Stroud Cornock Remembered

The Computer Arts Society is sad to report that Stroud Cornock - our long-term member and pioneer of the computational arts - died in London on 26th January 2019.

Stroud Cornock (left), with fellow CAS members Clive Richards, Ernest Edmonds and Tony Pritchett. Photograph Catherine Mason.

Obituary

Written by Ernest Edmonds, 12th February 2019

It must have been around 1971 when Stroud Cornock told me that he needed to buy a new car. He was very interested in the design and construction of cars, as well as of aeroplanes and boats, so he was well placed to evaluate the competing options. He found, however, that he could not just look at the technology. He said that he needed to think about his life, where he was going, what he was doing, what place a car might take in it. Did he even need a car at all? Stroud took a full systems view of his life and the role of a car in it before making a decision. It was clear to me that Stroud was a deep systems thinker and this was something that underpinned so much of what he did.

Stroud Cornock, born 1938, died in London on 26th January 2019 after a long struggle with Idiopathic pulmonary fibrosis (IPF). During that struggle he nevertheless managed to continue to enjoy travelling. The photographs that he took on those travels showed that, on top of everything else, he was a fine photographer.

Stroud studied sculpture at the Royal College of Art and then joined Roy Ascott's highly innovative team teaching fine art in Ipswich. At this time he was making sculpture in a minimalist style but his growing interest in systems and cybernetics was soon to take him in other directions. In 1968 he moved to Leicester College of Art, soon to be the City of Leicester Polytechnic and now De Montfort University. There he quickly established the Media Handling Area with the explicit goal of making contemporary 20th Century technologies available to fine art students. That was when I first met Stroud.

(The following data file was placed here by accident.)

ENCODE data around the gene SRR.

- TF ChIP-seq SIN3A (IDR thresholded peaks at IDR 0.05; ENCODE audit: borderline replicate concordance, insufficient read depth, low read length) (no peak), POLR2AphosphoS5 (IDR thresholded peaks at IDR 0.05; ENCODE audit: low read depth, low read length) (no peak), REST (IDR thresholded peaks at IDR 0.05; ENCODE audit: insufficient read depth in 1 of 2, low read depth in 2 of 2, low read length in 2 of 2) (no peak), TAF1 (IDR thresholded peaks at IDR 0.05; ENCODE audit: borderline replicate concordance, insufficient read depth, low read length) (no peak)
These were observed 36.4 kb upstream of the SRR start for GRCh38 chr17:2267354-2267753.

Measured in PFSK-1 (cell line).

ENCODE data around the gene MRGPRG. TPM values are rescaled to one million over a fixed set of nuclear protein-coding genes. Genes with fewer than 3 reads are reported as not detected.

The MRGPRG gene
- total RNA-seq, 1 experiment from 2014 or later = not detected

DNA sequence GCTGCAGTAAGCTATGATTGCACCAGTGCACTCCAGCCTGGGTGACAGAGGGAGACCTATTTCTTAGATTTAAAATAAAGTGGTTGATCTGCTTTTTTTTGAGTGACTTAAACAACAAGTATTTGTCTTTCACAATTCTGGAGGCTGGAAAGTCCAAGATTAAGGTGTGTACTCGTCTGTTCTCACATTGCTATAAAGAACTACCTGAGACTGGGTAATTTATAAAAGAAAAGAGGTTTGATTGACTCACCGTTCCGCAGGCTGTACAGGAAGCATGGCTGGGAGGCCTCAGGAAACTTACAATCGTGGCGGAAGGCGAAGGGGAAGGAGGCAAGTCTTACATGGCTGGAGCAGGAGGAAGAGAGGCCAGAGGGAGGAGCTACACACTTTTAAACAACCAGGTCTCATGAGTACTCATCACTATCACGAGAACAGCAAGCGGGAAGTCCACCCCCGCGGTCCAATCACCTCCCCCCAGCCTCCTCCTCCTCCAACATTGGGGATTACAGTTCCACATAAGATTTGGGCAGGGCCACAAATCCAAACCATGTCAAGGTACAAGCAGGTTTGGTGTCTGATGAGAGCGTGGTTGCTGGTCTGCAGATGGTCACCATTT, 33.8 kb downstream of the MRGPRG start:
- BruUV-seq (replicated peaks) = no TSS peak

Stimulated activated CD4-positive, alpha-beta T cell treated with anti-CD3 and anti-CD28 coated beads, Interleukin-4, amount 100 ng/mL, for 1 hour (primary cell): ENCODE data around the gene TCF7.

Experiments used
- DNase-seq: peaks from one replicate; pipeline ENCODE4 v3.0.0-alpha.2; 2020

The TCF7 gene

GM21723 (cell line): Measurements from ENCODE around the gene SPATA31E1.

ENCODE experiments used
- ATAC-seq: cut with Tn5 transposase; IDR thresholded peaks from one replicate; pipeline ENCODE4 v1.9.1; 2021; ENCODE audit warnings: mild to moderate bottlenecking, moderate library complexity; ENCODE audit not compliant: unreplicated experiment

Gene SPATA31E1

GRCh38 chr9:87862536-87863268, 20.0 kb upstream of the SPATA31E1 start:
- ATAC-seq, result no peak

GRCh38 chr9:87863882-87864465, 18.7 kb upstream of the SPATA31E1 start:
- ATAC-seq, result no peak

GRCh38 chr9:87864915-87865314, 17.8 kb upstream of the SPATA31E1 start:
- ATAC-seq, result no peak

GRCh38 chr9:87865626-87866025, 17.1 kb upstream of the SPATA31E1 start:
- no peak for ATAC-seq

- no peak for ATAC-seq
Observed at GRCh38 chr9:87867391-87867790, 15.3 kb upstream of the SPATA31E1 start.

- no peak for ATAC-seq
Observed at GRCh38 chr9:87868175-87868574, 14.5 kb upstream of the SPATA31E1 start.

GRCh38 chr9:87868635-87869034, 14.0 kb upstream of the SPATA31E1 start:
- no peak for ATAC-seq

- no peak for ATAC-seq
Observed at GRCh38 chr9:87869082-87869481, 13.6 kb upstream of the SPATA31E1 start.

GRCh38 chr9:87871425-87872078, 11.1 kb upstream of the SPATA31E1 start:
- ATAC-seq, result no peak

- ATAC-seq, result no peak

I was making a large relief and needed to use a technology that I had no skill in and no access to. It was my first encounter with spray painting. I was working in Leicester College of Technology, so I walked across the road to ask if anyone in Art or Design could help. I soon found Stroud who looked after the spray booth amongst the many media facilities that he championed. Not only did he advise me what to do, he was quick to start spraying my work himself, showing enthusiasm and a generosity that I came to learn was central to his personality. It turned out that my need for the spray booth was not what interested Stroud most about my artwork. It was the fact that I had written a computer program to help me complete the design that really set us talking. I think that Stroud had already decided that the computer had to have a key role in art's future. This was the year of the Cybernetic Serendipity exhibition at the ICA.

At Leicester, Stroud initiated a series of interactive art proposals, including Interplay, which was presented at the VI Paris Biennale in 1969. He and I worked together on building a working interactive art piece, Datapack, that we showed at the CG70 exhibition, Brunel University. We also presented a paper in the Computer Arts Society stream of the associated conference and later published it in the new journal Leonardo. From hours of discussion, writing that paper, we developed a theory of interactive art, mapping out how we saw the future of art systems in the age of the computer. For me, these were crucially inspiring conversations that in many ways set the path that I have followed ever since.

Stroud never lost his interest in interaction and the use of computers in art. In fact he has made frequent contributions to Computer Arts Society meetings up until very recently. However, as the 1970s projects developed, we were looking for ways of progressing the, much needed, research in that area. Stroud realised that Systems Theory provided a key component and he went to Peter Checkland, Professor of Systems at Lancaster University, to learn more and further this line. Checkland famously promoted a "soft systems methodology" that enabled the study of social systems as part of the field. This led Stroud to look beyond the art system itself and consider the social context, taking a very particular interest in the ways in which art students learn.